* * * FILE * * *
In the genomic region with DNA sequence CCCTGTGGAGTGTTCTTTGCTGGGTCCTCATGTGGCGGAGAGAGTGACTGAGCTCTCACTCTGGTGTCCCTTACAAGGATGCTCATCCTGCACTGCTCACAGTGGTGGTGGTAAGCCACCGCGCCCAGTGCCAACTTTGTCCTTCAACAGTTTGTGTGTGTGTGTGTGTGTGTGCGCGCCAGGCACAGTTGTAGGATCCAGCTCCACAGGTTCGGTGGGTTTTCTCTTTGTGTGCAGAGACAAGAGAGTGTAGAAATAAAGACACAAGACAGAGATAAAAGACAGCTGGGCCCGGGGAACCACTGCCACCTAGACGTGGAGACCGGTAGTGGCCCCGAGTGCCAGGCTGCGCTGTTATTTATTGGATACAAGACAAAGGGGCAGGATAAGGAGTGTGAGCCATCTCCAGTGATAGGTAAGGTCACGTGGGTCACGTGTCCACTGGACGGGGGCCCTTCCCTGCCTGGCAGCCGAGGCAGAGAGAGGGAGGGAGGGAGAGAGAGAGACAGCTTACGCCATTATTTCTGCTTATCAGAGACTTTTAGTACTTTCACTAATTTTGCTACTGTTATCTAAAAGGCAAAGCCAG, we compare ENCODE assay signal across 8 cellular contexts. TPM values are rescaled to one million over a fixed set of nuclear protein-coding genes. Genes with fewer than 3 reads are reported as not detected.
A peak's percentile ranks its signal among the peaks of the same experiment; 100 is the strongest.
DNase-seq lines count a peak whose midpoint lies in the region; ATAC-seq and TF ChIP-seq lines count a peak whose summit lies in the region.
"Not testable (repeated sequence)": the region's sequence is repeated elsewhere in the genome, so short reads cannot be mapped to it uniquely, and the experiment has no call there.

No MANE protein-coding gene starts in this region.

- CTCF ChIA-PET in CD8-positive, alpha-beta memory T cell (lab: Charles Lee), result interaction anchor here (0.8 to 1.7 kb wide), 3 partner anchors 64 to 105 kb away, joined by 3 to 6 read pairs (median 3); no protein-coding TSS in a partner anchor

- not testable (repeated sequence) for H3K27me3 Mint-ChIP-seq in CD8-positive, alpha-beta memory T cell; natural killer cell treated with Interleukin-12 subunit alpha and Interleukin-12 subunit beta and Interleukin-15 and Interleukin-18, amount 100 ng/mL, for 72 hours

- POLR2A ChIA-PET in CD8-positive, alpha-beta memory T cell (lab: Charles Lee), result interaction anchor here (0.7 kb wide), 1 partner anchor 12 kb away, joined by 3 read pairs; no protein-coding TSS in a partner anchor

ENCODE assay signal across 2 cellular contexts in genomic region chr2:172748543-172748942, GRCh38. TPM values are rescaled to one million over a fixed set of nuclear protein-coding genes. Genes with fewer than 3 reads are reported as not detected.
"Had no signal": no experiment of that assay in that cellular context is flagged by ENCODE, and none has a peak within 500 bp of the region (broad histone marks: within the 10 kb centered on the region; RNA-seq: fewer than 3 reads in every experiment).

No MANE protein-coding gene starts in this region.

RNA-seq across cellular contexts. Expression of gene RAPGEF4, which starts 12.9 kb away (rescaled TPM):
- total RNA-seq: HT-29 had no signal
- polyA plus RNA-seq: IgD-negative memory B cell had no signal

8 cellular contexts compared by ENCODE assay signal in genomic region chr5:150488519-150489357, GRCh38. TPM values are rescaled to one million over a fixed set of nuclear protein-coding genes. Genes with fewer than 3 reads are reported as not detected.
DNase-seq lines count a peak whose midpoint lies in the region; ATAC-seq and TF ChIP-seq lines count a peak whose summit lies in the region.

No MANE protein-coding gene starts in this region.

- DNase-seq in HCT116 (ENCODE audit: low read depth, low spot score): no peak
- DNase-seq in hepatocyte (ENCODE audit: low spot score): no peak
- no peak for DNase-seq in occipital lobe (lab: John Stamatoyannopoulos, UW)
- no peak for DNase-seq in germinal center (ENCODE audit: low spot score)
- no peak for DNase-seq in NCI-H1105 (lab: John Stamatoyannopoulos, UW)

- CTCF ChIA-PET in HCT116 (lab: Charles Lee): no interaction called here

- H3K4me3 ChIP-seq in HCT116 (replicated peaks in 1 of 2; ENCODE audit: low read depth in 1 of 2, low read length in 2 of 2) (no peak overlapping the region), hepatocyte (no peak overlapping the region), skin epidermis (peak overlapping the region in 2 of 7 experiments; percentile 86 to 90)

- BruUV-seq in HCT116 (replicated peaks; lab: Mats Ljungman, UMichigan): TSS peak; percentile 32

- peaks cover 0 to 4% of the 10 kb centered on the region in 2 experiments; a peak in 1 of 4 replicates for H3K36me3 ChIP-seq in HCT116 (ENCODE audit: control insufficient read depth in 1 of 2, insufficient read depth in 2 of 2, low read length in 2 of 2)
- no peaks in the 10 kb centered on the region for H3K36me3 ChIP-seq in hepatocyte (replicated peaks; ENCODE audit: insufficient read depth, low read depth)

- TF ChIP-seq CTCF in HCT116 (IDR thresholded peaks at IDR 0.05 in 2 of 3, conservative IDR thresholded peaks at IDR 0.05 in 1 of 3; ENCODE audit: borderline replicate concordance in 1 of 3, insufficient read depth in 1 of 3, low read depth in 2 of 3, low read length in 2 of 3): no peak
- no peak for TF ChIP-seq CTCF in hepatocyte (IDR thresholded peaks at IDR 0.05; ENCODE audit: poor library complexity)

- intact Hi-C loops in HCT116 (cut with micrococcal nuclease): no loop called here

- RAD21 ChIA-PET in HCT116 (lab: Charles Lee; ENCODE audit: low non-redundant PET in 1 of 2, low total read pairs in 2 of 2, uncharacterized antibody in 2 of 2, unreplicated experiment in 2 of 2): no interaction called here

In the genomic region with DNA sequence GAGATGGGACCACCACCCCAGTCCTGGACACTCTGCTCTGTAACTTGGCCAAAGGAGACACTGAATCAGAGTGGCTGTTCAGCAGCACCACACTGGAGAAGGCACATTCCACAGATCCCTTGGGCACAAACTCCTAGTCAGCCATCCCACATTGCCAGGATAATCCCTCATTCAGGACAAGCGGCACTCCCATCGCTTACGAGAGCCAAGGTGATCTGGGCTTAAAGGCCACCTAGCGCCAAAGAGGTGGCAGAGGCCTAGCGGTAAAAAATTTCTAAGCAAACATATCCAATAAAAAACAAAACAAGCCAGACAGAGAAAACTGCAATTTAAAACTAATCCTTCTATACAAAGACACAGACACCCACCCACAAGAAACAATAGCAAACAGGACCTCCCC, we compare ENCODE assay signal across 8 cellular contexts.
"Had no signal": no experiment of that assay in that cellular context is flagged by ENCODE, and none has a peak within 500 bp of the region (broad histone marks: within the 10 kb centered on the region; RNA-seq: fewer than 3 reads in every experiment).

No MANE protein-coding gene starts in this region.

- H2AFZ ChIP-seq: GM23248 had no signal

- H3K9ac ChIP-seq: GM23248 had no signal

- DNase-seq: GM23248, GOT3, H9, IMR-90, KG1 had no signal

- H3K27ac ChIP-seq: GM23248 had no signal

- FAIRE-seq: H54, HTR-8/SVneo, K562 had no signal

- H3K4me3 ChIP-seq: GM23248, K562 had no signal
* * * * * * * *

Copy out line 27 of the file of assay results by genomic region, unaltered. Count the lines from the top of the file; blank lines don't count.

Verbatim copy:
- no peaks in the 10 kb centered on the region for H3K36me3 ChIP-seq in hepatocyte (replicated peaks; ENCODE audit: insufficient read depth, low read depth)